Welcome to the Art of Accomplishment where we explore how deepening connection with ourselves, and others leads to creating the life we want with enjoyment and ease.

Brett: All right, everybody, welcome back. Today I am speaking with a very special guest. She is the founder and CEO of One World Media, who also happens to be producing our podcast. How are you doing together, Heather?
Heather: I am doing really well. Thank you for inviting me, Brett.

Brett: Thanks for joining us. Can you tell me a little bit about who you are, what your business is and what you have done in business and in life to get to this point?

Heather: Sure, I have been in film production for pretty much my entire career. However, I started in a much different area than where I am today. I started out working on the African continent, and I was working with a lot of NGOs. I worked with the UN. I mostly worked in areas of the world that had been affected by war, so either areas of active combat or areas where refugees were currently living. I spent a lot of time working with displaced populations and recording their journeys, recording the projects that were going on in the camp.

From there, I transitioned into adventure film, so I spent a couple of years working all around the world, in Europe, in the US and in South America, filming with adventure athletes, and eventually I started my own company, One World Media, about eight years ago. I have been running it ever since. We do documentary film. We also do commercial work and other types of film as well, but we are best known for our documentaries.

Brett: To give the audience a little bit more context here, Heather and I have known each other since 2007 partially from the adventure sports world. That’s how we met. Also, we spent some time together in Africa. I visited her in Zambia for a five-week period while she had been there alone for a year producing film for an NGO and had a lot of really interesting experiences. Some of them might come up in this podcast.

Having known Heather for 15 years, she and I have both had a lot of different experiences where we learn something really important about ourselves, sometimes in a very difficult way and by going through a lot of pain to get there. Heather, I am curious to hear one reflection that you have that we would like to focus on today that really impacted your business and your life.

Heather: That’s a really good question, Brett. If I had to distill it down into one sentence, it would be the sentence that I woke up to one morning in December during a really difficult year for me. I had had a ton of health challenges. I was dealing with chronic illness, and my company was in a very big transition point. At the same time, I was starting to come out of it. I had learned a lot of lessons, and I had grown a lot. I was feeling a lot more in my power.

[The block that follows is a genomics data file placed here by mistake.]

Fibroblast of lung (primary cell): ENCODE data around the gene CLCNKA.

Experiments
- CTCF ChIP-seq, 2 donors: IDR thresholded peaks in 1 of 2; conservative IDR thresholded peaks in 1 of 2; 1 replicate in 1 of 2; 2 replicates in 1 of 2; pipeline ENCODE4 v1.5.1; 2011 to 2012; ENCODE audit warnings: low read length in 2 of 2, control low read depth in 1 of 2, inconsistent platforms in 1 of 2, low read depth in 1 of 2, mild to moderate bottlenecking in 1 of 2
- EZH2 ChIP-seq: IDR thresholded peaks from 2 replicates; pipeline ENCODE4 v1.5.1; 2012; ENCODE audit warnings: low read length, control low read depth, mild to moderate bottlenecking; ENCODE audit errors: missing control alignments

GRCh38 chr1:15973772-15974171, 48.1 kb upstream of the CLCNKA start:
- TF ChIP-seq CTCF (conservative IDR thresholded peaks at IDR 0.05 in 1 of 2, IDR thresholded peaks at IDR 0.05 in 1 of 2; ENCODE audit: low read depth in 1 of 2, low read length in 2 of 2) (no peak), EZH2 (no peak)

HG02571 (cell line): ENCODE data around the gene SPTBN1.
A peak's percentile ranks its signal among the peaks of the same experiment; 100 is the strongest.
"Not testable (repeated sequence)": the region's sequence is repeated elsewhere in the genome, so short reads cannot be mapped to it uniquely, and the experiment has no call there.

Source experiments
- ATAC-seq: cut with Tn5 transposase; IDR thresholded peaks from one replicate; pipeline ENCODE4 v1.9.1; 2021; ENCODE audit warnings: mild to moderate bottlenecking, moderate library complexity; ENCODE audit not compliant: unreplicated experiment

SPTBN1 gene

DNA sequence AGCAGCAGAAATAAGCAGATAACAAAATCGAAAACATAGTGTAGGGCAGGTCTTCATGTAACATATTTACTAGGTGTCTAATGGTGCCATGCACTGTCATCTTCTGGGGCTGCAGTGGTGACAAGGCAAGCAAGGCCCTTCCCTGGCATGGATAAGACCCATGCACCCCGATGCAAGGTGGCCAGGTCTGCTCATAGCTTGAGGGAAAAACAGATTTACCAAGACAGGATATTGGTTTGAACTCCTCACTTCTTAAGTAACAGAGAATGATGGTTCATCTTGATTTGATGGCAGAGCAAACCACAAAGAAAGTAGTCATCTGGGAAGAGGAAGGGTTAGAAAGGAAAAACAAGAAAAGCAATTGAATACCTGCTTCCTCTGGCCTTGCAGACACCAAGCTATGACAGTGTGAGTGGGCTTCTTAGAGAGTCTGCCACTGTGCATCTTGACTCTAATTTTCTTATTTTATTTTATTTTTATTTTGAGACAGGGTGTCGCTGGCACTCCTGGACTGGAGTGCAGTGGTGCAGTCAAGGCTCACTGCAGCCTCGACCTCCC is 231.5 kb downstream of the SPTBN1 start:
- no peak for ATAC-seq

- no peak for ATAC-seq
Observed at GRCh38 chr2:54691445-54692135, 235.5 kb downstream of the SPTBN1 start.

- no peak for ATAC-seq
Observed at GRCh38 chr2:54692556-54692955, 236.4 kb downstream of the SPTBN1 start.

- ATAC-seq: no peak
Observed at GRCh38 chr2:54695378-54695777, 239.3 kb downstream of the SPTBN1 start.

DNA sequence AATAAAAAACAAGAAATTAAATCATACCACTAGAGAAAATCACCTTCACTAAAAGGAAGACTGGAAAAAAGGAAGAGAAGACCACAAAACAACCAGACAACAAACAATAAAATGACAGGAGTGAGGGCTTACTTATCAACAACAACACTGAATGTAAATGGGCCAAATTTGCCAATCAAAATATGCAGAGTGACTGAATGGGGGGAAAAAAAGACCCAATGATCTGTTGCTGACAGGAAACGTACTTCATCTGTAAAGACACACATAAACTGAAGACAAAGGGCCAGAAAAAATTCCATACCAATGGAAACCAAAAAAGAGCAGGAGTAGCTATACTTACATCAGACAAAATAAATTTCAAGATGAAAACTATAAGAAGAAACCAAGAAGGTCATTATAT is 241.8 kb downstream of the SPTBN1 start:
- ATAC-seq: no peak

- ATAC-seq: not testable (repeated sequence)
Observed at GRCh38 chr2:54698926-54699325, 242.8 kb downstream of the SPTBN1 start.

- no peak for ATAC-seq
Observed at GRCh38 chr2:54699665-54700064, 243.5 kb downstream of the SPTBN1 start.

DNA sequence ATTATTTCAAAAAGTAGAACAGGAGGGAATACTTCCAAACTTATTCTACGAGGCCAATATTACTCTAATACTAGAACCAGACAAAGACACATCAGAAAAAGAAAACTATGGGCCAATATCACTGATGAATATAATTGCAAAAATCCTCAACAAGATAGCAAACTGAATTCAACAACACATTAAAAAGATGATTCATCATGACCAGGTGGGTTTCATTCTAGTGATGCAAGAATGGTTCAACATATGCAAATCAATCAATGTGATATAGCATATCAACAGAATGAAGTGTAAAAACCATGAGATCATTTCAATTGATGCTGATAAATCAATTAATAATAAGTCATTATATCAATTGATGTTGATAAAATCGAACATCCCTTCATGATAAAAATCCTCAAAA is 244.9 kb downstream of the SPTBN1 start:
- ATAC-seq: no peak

I just woke up one morning with the sentence in my head that said, ‘Be your own light’. Upon first glance, this sentence is pretty self-explanatory, but it means something really specific to me. It was a really important shift that I made during the course of my healing journey. It really impacted the way I showed up in the world and my ability to reach my full potential.

Brett: Be your own light. It sounds like one of those things you might see on a mug that you might find at a garage sale. It is the kind of phrase that people come up with after having a really deep experience. It means something way deeper than just those words. As you mentioned, it means something specific to you. Before we get more deeply into that, I am curious to talk a little bit about what your life was like before you had this particular recognition that led to it.

Heather: In the years leading up to this realization, I had been encountering several challenges at once. As I mentioned before, I had been working on the African continent for nearly a decade at that point. Although it was really rewarding and it gave me a lot of freedom to define my career and understand myself on a deeper level due to the independence that I had and the situations that I faced, the territory came with a lot of stress, just inherently. Working in high-risk areas is inherently dangerous, and it requires you to be constantly vigilant of your own safety.

In addition to that, when you are working in unstable regions. You encounter a lot of logistical difficulties as well. We were constantly battling access to resources and basic living things, for example, not having running water, not having access to regular power. That accumulated into a lot of unprocessed stress from my very fast paced career. I ended up over time developing a chronic illness because of that stress and I also was diagnosed with complex PTSD, which for people that don’t know, that is post traumatic stress disorder.